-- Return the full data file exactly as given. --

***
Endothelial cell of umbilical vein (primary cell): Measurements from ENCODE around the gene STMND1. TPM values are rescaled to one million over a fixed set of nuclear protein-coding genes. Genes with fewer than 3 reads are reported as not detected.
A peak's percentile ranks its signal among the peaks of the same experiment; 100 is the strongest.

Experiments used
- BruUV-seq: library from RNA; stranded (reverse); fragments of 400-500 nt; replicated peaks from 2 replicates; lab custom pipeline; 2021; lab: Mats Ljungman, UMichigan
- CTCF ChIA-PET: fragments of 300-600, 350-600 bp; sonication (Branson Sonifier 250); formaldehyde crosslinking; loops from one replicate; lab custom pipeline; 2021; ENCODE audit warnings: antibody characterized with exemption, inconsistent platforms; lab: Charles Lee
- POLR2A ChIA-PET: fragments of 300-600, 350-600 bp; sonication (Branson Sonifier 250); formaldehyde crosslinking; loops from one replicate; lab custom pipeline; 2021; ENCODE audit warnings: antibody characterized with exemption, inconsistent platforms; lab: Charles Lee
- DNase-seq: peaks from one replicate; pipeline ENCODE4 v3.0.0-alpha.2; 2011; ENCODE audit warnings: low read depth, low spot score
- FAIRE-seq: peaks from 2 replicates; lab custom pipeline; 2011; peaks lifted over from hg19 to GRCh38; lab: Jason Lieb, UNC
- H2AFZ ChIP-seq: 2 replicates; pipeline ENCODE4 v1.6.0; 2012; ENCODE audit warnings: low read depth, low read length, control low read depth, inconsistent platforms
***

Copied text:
Endothelial cell of umbilical vein (primary cell): Measurements from ENCODE around the gene STMND1. TPM values are rescaled to one million over a fixed set of nuclear protein-coding genes. Genes with fewer than 3 reads are reported as not detected.
A peak's percentile ranks its signal among the peaks of the same experiment; 100 is the strongest.

Experiments used
- BruUV-seq: library from RNA; stranded (reverse); fragments of 400-500 nt; replicated peaks from 2 replicates; lab custom pipeline; 2021; lab: Mats Ljungman, UMichigan
- CTCF ChIA-PET: fragments of 300-600, 350-600 bp; sonication (Branson Sonifier 250); formaldehyde crosslinking; loops from one replicate; lab custom pipeline; 2021; ENCODE audit warnings: antibody characterized with exemption, inconsistent platforms; lab: Charles Lee
- POLR2A ChIA-PET: fragments of 300-600, 350-600 bp; sonication (Branson Sonifier 250); formaldehyde crosslinking; loops from one replicate; lab custom pipeline; 2021; ENCODE audit warnings: antibody characterized with exemption, inconsistent platforms; lab: Charles Lee
- DNase-seq: peaks from one replicate; pipeline ENCODE4 v3.0.0-alpha.2; 2011; ENCODE audit warnings: low read depth, low spot score
- FAIRE-seq: peaks from 2 replicates; lab custom pipeline; 2011; peaks lifted over from hg19 to GRCh38; lab: Jason Lieb, UNC
- H2AFZ ChIP-seq: 2 replicates; pipeline ENCODE4 v1.6.0; 2012; ENCODE audit warnings: low read depth, low read length, control low read depth, inconsistent platforms